This article is the second in a two-part report on the Panama Papers.  Read part one here!

As we saw in my last piece on the Panama Papers, many news outlets are exulting in another blow struck against “global capitalism” and its greedy excess.

What “capitalism” would that be, exactly? After all, capitalism is a system free exchange based upon the protection of private property by the rule of law. Does the entire world enjoy the protection of private property under the rule of law? Hardly. Then how can there be “global capitalism” without these two foundations?

The answer is there cannot be “global capitalism,” but rather something that tries to mimic capitalism’s success without adopting its means.  Capitalism, in the West, is utterly dependent upon a set of cultural and legal ideas which have recently come under heavy fire. There must be a focus on the individual, whereas family and tribe matter more in much of the rest of the world.

Let’s briefly look to politics to see if this cultural emphasis on individualism still holds.

Francis Fukuyama has noted, in his study of political order, that the attempt to apply democratic forms to nations which lack a history of democracy often fails. He cites the example of Melanesia, an island chain northeast of Australia. In that society, people belong to groups called a “wantok” or “one talk,” which each share a common language and a belief in shared ancestry. This means that, in an election, people vote for a local Big Man or Woman who will defend the interests of the wantok, not some idea of the public good or the law. Without the historical experience and shared values, democracy can’t work.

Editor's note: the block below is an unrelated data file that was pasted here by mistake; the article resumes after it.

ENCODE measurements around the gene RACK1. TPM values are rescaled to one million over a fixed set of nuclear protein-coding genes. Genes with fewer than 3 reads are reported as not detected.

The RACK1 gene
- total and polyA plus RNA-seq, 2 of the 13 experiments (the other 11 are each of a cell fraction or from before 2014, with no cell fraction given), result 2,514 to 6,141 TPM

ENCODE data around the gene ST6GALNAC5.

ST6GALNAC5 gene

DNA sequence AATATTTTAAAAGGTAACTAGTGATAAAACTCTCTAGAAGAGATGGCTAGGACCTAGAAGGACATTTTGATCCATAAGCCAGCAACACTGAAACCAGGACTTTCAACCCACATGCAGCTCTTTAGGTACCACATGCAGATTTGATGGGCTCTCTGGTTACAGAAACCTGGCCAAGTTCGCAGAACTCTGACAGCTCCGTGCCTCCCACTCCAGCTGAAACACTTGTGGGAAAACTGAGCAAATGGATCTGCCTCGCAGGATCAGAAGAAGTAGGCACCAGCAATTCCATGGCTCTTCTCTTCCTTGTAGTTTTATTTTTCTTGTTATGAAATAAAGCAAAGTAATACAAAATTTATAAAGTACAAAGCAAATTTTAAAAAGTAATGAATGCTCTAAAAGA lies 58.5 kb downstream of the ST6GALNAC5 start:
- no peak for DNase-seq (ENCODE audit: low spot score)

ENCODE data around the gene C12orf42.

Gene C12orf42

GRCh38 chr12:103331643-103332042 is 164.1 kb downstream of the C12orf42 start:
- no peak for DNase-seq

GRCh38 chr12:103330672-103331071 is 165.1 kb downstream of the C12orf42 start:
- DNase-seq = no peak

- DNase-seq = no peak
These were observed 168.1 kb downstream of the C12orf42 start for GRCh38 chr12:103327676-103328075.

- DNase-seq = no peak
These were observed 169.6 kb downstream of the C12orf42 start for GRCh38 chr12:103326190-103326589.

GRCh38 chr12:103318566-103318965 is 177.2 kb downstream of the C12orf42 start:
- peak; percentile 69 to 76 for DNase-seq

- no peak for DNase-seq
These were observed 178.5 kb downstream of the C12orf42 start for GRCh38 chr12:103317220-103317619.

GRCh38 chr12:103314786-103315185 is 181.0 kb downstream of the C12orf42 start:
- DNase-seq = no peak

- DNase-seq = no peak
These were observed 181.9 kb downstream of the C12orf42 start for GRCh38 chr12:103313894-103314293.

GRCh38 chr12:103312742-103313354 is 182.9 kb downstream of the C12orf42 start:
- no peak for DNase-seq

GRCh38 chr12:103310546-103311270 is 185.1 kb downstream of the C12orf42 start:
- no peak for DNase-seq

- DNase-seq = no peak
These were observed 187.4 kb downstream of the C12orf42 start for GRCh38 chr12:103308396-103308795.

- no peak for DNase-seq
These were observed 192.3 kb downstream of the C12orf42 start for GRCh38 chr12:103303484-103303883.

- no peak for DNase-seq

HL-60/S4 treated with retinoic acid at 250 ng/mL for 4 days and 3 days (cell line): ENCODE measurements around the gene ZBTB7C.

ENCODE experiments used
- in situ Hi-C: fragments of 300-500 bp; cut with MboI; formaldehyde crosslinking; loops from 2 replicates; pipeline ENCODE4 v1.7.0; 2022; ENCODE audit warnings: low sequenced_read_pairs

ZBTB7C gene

Just as the world doesn’t have democracy, it doesn’t really have capitalism. The world’s “poorest” aren’t always poor, but what wealth they possess is unstable, and their ownership of it uncertain. Economist Hernando de Soto has convincingly argued this point in The Mystery of Capital. He writes that the world’s poorest hold immense wealth in land and other resources, but that these are held in a “defective form.” The lack of defined property rights under law hampers the ability for these people to develop economically, so they remain “poor” despite having access to large amounts of resources.

What there are worldwide, however, are exploitative elites who prefer to live in more comfortable areas of the world. These elites take whatever wealth they can from their own countries–and often countrymen–and relocate to places like the United States or Europe. This is a key reason for why so-called “failed states” are frequently the scene of war, kleptocracy, and evil.

People act upon incentives, so we have to look at their incentives. A man who makes money, whether it’s legal or not, wants keep what he’s made. Mafiosi, kleptocrats, entrepreneurs, and laborers all share the desire to keep what they have. So when wealthy individuals in China, a nation not known for it’s respect for property, hiding money in offshore accounts, we can only presume that this is the same incentive is at work. This also holds for those in Russia who are hiding money abroad.

These Papers are not demonstrating that capitalism, in the Western sense, is failing. But they do give clear evidence that people with a lot of wealth on the line prefer to keep it safe in places where property and the rule of law are respected. This means, sadly, that much wealth is being hidden in the West, and much of it is not being invested into the nations where it often originates.

Megan McArdle at Bloomberg Review writes that “What we’ve seen from the papers so far is not so much an indictment of global capitalism as an indictment of countries that have weak institutions and a lot of corruption.” This corroborates perfectly with what I’ve said up to this point.  The Panama Papers don’t indict capitalism, which grows weaker and weaker even in the West, but they do indict the rest of the world.

Until this story fully plays out, we won’t know the total impact of the Panama Papers. But we can say that, so far, capitalism is not being indicted.

If anything, both capitalism and the Western ideas that allow it to exist and function have been vindicated one more.